By: Lulu Raghavan, Managing Director, Landor Associates
Track2Realty Exclusive: Once a promise has been defined, all the customer touch points need to be mapped. Everything from the website to marketing collateral to what the CEO says about the company to how the telephone is answered at corporate headquarters should reflect the promise of the corporate brand.
For example, if you have chosen Quality as your defining promise then you can not have a shoddy, poorly designed website that takes a long time to load, a brochure that has compromised on the paper used to print it or a sales team member who wears a shirt that has not been ironed.
All these touch points either reinforce what the brand stands for in the eyes of the consumer or not. Managing the customer experience of the brand is most critical. This process is true for any brand in any industry. It is all the more critical in real estate, because as stated earlier, this is once in a lifetime purchase for consumers and every touch point creates an impression about the brand they are buying into and gives them total assurance for the purchase.
Then comes the product/property branding. You have to find a source of relevant differentiation for the product brand, based on a rigorous analysis of all functional and emotional attributes that the product can credibly deliver.
What you arrive at has to be both relevant to consumers as well as different from what your competitors are offering. Brands built on parity offerings will not stand the test of time. This is a mistake that many real estate brands make by not creating product level differentiation.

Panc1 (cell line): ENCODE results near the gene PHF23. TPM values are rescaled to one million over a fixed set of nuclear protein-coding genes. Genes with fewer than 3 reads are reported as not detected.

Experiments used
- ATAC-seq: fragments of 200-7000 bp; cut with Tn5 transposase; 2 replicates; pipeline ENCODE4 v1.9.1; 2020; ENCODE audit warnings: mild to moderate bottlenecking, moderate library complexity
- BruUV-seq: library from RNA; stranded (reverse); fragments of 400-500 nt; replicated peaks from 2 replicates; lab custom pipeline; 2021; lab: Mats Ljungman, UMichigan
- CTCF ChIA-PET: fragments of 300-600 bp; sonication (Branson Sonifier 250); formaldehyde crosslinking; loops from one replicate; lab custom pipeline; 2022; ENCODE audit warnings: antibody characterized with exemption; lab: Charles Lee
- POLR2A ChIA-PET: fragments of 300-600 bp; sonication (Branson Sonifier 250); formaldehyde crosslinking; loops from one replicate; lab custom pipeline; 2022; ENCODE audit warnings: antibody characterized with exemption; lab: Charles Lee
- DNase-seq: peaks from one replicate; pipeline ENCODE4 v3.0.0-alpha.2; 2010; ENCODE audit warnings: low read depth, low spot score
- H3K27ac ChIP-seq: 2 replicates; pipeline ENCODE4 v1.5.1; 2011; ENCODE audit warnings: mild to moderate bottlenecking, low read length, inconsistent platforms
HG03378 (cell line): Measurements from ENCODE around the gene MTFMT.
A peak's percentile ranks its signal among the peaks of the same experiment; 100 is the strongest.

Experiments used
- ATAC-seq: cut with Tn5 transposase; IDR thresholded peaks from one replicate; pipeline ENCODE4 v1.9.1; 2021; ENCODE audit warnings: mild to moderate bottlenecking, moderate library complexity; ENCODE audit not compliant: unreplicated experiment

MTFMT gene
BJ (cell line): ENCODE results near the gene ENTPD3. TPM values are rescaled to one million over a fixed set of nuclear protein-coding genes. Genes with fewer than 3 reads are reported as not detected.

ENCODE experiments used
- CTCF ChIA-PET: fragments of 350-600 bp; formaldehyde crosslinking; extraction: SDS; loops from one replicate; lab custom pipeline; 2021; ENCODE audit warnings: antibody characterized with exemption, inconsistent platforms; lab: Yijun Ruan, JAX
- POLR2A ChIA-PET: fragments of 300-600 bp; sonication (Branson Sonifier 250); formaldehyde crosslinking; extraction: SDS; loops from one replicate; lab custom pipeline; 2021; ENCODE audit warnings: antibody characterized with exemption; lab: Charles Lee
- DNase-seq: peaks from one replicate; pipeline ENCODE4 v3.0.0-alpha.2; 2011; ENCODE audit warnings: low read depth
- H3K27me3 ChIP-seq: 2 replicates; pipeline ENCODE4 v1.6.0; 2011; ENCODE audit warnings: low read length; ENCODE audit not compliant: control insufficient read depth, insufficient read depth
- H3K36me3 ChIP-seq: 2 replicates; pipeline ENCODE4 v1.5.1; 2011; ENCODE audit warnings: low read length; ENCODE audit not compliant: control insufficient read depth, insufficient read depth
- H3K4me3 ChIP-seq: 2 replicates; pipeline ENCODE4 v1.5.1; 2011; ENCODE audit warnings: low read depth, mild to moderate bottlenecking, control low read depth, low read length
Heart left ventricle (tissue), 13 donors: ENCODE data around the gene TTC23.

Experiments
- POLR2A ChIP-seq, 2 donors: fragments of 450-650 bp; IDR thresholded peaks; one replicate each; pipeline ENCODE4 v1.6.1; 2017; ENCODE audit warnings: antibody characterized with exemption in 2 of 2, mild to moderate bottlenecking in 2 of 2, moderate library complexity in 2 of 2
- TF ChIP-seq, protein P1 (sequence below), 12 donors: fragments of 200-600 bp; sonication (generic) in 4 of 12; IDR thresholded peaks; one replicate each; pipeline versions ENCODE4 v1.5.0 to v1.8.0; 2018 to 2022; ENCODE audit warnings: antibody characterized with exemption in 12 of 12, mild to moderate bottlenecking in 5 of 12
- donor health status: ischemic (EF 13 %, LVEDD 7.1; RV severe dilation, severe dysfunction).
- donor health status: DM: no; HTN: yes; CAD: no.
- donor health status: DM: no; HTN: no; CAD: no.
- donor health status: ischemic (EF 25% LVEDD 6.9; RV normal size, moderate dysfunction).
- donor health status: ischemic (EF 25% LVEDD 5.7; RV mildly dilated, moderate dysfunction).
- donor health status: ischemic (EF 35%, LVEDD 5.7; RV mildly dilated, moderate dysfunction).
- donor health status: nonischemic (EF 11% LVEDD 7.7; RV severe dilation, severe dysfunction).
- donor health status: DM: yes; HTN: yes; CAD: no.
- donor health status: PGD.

Once the product brandâs uniqueness has been agreed, you then have to determine the appropriate degree of linkage with the corporate brand â a strong endorsement, a light endorsement or no visible endorsement at all? There are strategic reasons for choosing each option and it varies by company. This is what is typically referred to as brand architecture.
A real estate brand may choose to build just one brand – its corporate brand – and use that to strongly endorse all products. Or it may choose to develop separate sub-brands for each product with varying degrees of linkage with the corporate brand. Or the third option is to develop separate product brands with no visible linkage to the corporate brand.
All three are equally viable options from a commercial perspective. Here again, market, consumer, competitive and company factors have to be considered in determining the right solution.
The customer experience of buying the product brand must be defined very rigorously as well. This is the only way to ensure that footfalls created through communications will result in genuine purchase interest and then, potentially, sales.
Every aspect of the potential buyerâs journey should be mapped. The buyerâs functional and emotional needs should be kept in mind and the brandâs response at each touch point carefully thought through in a way that is true to its relevant differentiation that has been defined.
The biggest watch out in real estate branding is the connect between promise and delivery. Under promising and over delivering is a much smarter strategy than vice versa which as we know has become the norm. The time is ripe and the real estate brand that seizes this window of opportunity to strengthen its brand is sure to see the impact on its business.
It is a relatively new industry, going through its own learning curve. But in my opinion, the real estate is definitely in search of first-movers on holistic branding. They will be the company who will reap the benefits, and also define the brand standards of the sector.
Having said this, I am not sure how many of them would be willing to invest in a long road map of branding, at a time when selling the project seems to be the only motto.